Patron Saint of Lost Things

Do you know the panicked feeling when you cannot find your car keys or have helplessly misplaced your wallet? What do we do in such desperate moments? Well, if you were raised in the Catholic Church, you likely start praying immediately to St. Anthony of Padua!

Every June 13th, the Catholic Church and Franciscan orders worldwide celebrate the feast of St. Anthony, one of the most beloved and popular saints in history. The faithful seek St. Anthony's intercession for a multitude of requests; but, above all else, his aid is sought in finding that which has been lost. People seek the help of St. Anthony for lost items, lost faith and lost people. But why is St. Anthony honored and venerated as a finder of the lost?

According to pious tradition, St. Anthony attained the patronage of lost items due to his own experience with loss.

Initially skeptical of theological studies because he feared it would take his brothers' focus away from prayer, Francis of Assisi finally entrusted the pursuit of studies to Anthony of Padua, a brilliant student and eloquent preacher. Among Anthony's few worldly possessions was a psalter – a book of psalms – which contained many of his own notes and commentaries used in teaching his students.

One day a young Franciscan novice decided to leave the religious life of the hermitage and he stole Anthony's valuable psalter. Upon learning that this irreplaceable book was missing, Anthony immediatly began to pray that it would be found and returned.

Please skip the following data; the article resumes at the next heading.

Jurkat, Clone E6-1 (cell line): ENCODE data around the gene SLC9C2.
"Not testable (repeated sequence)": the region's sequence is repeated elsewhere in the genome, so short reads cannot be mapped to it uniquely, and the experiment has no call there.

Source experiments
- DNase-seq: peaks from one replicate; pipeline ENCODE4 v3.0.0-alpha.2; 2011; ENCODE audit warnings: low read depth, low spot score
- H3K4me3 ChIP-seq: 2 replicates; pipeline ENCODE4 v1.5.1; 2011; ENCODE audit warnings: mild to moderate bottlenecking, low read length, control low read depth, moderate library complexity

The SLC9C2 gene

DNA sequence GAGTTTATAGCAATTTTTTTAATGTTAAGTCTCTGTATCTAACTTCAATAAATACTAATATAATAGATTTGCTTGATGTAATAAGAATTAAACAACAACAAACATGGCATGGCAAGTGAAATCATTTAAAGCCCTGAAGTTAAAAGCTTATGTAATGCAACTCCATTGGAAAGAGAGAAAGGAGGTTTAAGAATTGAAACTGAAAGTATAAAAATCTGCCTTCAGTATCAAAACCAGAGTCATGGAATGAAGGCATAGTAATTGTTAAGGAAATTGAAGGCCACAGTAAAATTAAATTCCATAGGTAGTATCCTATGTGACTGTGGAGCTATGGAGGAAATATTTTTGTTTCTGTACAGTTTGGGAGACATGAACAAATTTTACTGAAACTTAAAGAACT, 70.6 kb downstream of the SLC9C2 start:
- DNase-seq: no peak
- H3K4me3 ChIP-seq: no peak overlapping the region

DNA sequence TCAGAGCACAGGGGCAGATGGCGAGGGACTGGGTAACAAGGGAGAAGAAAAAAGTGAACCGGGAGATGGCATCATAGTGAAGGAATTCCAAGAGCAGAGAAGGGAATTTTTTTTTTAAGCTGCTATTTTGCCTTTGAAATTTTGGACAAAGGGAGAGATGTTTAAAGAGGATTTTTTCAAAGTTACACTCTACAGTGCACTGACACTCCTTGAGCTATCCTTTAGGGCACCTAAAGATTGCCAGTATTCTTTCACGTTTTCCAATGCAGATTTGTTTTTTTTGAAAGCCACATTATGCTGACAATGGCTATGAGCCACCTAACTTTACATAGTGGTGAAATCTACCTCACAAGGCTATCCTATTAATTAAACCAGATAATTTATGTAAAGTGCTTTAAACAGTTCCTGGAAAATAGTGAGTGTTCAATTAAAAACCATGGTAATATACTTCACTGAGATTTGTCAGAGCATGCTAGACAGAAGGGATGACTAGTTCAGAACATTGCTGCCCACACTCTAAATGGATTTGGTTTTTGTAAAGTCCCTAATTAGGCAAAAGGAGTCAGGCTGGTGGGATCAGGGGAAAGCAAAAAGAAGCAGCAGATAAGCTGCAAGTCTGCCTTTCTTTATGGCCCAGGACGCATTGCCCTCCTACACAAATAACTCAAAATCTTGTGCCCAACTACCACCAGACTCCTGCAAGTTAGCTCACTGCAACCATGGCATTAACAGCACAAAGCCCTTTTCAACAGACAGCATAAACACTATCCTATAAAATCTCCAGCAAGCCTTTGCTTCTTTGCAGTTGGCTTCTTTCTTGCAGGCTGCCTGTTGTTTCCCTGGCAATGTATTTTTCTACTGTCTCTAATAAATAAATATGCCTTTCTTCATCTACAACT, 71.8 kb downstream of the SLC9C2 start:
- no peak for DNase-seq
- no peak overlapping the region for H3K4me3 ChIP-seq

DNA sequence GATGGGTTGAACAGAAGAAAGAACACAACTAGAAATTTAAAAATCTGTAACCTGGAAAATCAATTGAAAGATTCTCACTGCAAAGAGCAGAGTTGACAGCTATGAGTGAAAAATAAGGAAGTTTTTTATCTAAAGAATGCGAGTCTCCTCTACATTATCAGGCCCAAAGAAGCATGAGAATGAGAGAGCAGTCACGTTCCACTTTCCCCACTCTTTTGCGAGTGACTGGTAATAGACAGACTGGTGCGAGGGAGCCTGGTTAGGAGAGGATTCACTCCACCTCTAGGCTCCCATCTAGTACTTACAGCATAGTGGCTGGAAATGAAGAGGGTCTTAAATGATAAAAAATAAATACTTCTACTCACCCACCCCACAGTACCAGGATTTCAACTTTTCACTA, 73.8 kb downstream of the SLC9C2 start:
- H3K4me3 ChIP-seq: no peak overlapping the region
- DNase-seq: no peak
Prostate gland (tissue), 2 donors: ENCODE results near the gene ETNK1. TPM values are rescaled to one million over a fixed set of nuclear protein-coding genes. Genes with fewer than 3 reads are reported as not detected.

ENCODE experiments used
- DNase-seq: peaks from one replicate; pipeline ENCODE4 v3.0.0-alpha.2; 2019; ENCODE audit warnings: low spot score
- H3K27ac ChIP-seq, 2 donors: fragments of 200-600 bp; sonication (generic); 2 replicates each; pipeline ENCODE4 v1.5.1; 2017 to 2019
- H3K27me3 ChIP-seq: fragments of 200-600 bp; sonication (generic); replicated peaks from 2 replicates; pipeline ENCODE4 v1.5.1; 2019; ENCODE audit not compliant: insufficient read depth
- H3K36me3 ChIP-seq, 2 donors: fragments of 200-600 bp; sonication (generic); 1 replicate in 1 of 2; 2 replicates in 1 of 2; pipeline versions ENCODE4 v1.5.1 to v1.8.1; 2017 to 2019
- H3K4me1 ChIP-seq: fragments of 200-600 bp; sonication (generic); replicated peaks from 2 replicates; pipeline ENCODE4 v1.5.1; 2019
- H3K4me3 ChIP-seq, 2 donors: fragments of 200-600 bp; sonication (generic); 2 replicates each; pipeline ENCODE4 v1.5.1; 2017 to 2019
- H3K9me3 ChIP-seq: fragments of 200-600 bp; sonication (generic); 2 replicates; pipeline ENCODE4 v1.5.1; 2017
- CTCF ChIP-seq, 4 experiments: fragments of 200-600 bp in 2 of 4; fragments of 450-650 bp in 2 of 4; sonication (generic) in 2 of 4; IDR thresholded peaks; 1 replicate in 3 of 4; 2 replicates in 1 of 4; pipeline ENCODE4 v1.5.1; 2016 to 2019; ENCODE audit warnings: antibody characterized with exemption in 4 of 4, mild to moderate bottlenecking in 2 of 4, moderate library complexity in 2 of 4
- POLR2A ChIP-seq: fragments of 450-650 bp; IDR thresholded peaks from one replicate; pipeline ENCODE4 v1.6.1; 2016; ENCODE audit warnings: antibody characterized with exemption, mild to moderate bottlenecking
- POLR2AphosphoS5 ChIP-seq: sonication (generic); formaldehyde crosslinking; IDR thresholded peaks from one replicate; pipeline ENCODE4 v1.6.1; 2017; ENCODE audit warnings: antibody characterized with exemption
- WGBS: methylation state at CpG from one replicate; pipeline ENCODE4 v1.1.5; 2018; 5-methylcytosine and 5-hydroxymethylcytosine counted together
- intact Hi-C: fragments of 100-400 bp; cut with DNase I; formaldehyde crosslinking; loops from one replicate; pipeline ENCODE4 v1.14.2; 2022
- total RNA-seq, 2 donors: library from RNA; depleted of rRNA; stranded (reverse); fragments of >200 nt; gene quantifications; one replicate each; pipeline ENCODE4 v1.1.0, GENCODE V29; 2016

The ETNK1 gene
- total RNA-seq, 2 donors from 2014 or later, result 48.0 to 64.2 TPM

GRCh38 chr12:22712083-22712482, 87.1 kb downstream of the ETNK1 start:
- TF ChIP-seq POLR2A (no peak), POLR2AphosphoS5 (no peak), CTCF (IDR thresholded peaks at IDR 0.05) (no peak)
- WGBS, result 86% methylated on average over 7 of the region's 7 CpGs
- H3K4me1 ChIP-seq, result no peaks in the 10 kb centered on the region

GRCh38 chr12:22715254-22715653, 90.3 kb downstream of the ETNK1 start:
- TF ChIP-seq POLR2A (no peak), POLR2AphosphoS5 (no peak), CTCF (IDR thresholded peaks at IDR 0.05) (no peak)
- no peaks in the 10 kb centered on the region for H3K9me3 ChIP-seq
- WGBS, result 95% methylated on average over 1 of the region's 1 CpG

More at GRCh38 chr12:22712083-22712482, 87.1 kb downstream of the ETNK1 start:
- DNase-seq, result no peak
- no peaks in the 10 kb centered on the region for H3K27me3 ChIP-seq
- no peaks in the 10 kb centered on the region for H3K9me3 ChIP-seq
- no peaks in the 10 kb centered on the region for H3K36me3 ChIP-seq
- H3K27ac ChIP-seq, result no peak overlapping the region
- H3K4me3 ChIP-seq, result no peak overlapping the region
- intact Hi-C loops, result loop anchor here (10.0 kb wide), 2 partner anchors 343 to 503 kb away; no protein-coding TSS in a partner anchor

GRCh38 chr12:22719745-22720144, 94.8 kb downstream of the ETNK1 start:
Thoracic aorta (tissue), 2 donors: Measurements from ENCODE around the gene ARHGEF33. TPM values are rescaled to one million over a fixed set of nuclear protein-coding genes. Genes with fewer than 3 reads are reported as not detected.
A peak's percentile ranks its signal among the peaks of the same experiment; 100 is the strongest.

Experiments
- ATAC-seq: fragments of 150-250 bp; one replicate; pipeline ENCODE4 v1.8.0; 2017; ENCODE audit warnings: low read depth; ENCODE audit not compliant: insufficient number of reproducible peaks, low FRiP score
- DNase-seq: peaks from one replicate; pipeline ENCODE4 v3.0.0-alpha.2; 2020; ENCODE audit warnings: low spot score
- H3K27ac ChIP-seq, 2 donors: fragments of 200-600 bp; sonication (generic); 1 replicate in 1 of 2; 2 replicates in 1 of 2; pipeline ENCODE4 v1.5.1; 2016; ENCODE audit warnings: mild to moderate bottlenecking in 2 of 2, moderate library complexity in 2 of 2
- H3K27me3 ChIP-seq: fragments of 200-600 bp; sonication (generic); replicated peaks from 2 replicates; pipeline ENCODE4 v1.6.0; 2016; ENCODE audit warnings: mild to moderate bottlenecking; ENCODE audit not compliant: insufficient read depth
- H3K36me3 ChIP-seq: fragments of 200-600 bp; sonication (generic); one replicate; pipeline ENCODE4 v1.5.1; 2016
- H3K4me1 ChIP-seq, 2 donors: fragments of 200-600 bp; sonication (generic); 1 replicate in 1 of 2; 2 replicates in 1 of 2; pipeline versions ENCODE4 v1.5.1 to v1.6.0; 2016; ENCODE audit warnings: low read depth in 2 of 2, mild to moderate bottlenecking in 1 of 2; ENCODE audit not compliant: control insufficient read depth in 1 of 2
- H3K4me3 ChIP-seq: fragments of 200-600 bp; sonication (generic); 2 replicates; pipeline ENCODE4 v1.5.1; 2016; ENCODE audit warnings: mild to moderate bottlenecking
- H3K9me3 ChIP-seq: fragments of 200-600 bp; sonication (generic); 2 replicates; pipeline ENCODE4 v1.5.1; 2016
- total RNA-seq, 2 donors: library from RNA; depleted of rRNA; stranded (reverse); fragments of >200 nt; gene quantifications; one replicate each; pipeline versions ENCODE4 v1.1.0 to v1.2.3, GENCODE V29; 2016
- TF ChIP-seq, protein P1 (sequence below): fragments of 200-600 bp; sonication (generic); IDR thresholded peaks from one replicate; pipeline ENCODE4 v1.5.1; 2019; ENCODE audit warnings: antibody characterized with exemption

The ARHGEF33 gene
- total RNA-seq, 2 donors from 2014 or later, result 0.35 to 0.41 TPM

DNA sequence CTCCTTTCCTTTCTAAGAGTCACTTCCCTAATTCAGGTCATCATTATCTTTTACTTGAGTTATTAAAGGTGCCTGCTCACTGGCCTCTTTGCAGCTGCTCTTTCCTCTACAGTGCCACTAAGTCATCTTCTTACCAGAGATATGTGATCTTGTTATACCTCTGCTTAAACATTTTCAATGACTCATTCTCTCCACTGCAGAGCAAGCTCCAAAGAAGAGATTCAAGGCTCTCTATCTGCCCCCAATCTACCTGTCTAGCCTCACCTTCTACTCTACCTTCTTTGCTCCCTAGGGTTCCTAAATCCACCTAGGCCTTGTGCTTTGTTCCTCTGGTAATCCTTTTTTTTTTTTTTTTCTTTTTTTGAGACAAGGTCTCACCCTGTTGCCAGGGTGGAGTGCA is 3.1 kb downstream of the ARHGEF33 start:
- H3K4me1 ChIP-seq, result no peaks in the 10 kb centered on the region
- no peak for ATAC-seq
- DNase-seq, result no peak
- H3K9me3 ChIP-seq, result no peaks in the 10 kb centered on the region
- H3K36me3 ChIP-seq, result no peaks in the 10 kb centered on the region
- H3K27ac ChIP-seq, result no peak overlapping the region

Anthony's prayers were answered. Not only did the thieving young novice return Anthony's psalter, but he begged pardon and asked to be readmitted to the religious life. The famous psalter is said to be preserved to this day in the Franciscan friary at Bologna.

It was not long after the death of St. Anthony that people began to seek his intercession in finding their lost articles. So renowned was his assistance in finding misplaced treasures, that one of Anthony's contemporaries, Julian of Speyer, was inspired to compose the following hymn:

“The sea obeys and fetters break;
And lifeless limbs thou dost restore.
While treasure lost are found again;
When young or old thine aid implore.”

The hymn attests that neither the forces of nature nor shackles will hinder St. Anthony’s aid in answering the prayers of anyone who seeks his intercession.